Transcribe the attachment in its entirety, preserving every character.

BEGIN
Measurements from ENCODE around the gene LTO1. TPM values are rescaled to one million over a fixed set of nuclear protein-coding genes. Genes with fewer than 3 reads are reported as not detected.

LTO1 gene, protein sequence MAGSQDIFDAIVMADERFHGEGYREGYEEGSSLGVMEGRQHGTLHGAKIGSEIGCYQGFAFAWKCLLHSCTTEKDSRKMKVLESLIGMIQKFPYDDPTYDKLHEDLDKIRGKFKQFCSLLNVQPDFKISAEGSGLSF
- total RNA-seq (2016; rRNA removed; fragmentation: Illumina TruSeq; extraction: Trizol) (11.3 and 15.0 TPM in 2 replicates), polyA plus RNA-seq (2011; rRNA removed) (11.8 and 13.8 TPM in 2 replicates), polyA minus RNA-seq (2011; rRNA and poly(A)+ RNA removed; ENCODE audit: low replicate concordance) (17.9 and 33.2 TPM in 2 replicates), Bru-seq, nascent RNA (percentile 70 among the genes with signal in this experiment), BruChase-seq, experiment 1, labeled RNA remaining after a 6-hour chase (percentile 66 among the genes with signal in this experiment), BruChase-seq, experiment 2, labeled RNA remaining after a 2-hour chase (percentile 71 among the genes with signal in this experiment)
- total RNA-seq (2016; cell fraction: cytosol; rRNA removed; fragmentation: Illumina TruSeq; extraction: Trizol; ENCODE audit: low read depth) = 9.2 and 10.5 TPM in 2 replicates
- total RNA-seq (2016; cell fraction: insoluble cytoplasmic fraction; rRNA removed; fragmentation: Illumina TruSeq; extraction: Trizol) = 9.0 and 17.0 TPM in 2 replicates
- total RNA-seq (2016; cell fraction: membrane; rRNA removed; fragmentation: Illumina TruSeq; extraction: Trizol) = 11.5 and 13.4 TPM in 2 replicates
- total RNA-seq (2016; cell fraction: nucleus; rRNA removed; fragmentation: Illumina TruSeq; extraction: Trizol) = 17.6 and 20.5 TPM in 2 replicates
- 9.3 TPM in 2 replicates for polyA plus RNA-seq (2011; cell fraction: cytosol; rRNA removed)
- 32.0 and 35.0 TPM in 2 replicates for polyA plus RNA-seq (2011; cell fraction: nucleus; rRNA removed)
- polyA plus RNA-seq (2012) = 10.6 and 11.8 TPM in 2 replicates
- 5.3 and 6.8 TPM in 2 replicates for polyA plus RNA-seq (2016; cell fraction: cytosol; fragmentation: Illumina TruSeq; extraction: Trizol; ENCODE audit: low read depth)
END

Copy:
Measurements from ENCODE around the gene LTO1. TPM values are rescaled to one million over a fixed set of nuclear protein-coding genes. Genes with fewer than 3 reads are reported as not detected.

LTO1 gene, protein sequence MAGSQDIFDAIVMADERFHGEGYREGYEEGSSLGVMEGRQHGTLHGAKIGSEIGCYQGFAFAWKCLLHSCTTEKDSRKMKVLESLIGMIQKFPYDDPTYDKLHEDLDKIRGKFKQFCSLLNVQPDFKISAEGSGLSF
- total RNA-seq (2016; rRNA removed; fragmentation: Illumina TruSeq; extraction: Trizol) (11.3 and 15.0 TPM in 2 replicates), polyA plus RNA-seq (2011; rRNA removed) (11.8 and 13.8 TPM in 2 replicates), polyA minus RNA-seq (2011; rRNA and poly(A)+ RNA removed; ENCODE audit: low replicate concordance) (17.9 and 33.2 TPM in 2 replicates), Bru-seq, nascent RNA (percentile 70 among the genes with signal in this experiment), BruChase-seq, experiment 1, labeled RNA remaining after a 6-hour chase (percentile 66 among the genes with signal in this experiment), BruChase-seq, experiment 2, labeled RNA remaining after a 2-hour chase (percentile 71 among the genes with signal in this experiment)
- total RNA-seq (2016; cell fraction: cytosol; rRNA removed; fragmentation: Illumina TruSeq; extraction: Trizol; ENCODE audit: low read depth) = 9.2 and 10.5 TPM in 2 replicates
- total RNA-seq (2016; cell fraction: insoluble cytoplasmic fraction; rRNA removed; fragmentation: Illumina TruSeq; extraction: Trizol) = 9.0 and 17.0 TPM in 2 replicates
- total RNA-seq (2016; cell fraction: membrane; rRNA removed; fragmentation: Illumina TruSeq; extraction: Trizol) = 11.5 and 13.4 TPM in 2 replicates
- total RNA-seq (2016; cell fraction: nucleus; rRNA removed; fragmentation: Illumina TruSeq; extraction: Trizol) = 17.6 and 20.5 TPM in 2 replicates
- 9.3 TPM in 2 replicates for polyA plus RNA-seq (2011; cell fraction: cytosol; rRNA removed)
- 32.0 and 35.0 TPM in 2 replicates for polyA plus RNA-seq (2011; cell fraction: nucleus; rRNA removed)
- polyA plus RNA-seq (2012) = 10.6 and 11.8 TPM in 2 replicates
- 5.3 and 6.8 TPM in 2 replicates for polyA plus RNA-seq (2016; cell fraction: cytosol; fragmentation: Illumina TruSeq; extraction: Trizol; ENCODE audit: low read depth)